I wish Democrats would move a little bit faster to shore up the American infrastructure of schools, streets, bridges, buses, and decent jobs that pay a decent wage to people who work hard–all things our parents took for granted but that the rich “archangels” of Team Bush have heartlessly plundered because none of these things mattered to their own lives and families.
Tags: Editorial · politics · Travel · Wide wonderful world
March 14th, 2008 · Comments Off on Ancient Rome soars above Italian spring landscape
I spent hours today walking through the Forum Romanum and the Colosseum.
I love the way this picture captures some of the ambitious grandeur of the monuments left by ancient Rome–even after they had been plundered by time and their stones "recycled" by two millennia of later builders.
My feet are tired but my imagination is ready to run and run and run all night.
Tags: Travel · Wide wonderful world
This is my idea of a hotel lobby full of superstars–John Nash, Freeman Dyson, Shelley Glashow, and David Mumford have all turned up in “The Duke Hotel”, not far from Rome’s huge Festival della Matematica, which starts this morning.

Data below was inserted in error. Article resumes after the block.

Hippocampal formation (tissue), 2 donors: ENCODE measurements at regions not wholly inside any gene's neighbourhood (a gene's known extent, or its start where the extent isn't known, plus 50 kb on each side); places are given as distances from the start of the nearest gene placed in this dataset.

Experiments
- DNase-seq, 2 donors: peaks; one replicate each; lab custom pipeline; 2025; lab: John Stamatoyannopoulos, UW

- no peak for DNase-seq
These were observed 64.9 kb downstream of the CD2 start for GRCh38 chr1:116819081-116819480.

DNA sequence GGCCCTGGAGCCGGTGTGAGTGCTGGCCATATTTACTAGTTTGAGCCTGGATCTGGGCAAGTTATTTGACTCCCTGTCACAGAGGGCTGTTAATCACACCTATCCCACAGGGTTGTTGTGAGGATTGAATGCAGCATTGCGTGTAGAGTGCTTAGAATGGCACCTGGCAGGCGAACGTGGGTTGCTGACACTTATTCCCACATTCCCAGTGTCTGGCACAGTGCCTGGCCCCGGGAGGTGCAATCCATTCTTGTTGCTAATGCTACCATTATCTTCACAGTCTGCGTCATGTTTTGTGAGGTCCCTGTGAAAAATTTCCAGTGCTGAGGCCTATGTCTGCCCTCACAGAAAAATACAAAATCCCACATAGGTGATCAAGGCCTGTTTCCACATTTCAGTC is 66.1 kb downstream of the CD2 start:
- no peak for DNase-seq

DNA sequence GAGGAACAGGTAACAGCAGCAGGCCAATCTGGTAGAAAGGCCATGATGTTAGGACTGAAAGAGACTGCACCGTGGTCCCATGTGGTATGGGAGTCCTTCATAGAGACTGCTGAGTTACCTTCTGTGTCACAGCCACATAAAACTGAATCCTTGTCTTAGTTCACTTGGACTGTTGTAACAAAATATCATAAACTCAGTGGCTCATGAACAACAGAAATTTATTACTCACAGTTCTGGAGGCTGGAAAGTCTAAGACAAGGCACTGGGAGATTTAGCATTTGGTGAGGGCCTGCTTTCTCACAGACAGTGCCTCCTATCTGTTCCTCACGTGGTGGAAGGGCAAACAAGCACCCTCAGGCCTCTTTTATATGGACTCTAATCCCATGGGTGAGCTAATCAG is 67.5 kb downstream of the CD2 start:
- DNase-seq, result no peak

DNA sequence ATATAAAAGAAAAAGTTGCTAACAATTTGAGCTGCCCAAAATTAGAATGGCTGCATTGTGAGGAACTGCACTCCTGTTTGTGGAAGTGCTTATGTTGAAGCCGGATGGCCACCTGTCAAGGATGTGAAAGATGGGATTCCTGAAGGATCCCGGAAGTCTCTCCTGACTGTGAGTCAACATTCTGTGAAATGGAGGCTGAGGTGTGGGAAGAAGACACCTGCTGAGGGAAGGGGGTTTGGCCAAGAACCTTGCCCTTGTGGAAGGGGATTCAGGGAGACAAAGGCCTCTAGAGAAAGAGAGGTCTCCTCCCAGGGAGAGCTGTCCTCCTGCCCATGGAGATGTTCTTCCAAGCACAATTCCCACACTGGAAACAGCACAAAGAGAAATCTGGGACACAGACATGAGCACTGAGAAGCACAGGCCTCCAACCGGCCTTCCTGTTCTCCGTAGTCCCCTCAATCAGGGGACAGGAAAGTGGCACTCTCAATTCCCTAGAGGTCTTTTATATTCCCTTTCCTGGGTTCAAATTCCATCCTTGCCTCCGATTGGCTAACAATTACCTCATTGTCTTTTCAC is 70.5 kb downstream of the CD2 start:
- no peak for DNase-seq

Tonight, Umberto Eco is giving a talk about “Perverse Uses of Mathematics” — in Italian, which I speak badly but understand well. (This is in contrast to Spanish, where I can easily make myself understood but have to keep asking my children what other people just said. Very mysterious.)
The Duke seems an unlikely name for a hotel in Rome–then again, it seems like an unlikely nickname for a movie star born in Winterset, Iowa. But The Duke is indeed a very Roman hotel–big beautiful bathtub, bidet, and balcony.
My plan for today is to sit in the Piazza Navona drinking coffee and writing about Sidney Coleman. There’s a whole chapter in the book I’m writing that swirls around Sidney and the Erice physics summer schools. Black Italian espresso is the perfect inspiration!
Advice from The (John Wayne) Duke that I should work harder on following: “Talk low, talk slow, and don’t talk too much.”
Tags: Science · Travel
March 7th, 2008 · Comments Off on Oxford Ig Nobel aftermath
Last night in Oxford’s Martin Wood Theatre, Marc Abrahams kicked off the 11th annual Ig Nobel tour of the UK with a free Oxford show.
I think you can tell which cast member is the sword swallower (Dan Meyer)–to his right are Fiona Barclay (periodic table table) and Jim Gundlach (effects of country music on suicide.)
In the front row, Dan Meyer’s medical co-winner Brian Witcombe and
Caroline Richmond, who writes colorful obituaries for the BMJ. She told a questioner that she does get some protests, citing one doctor’s family who “took exception to my use of the phrase ‘snake-oil salesman’.”
John Hoyland, who writes funny stuff for the journal New Scientist, gave a great talk but left before the group photo–and Ig-Meister Marc Abrahams was with me taking photos instead of appearing in them.
Advice: if you attend any later show on the Ig tour, do not leave before the bank-robber promotional video.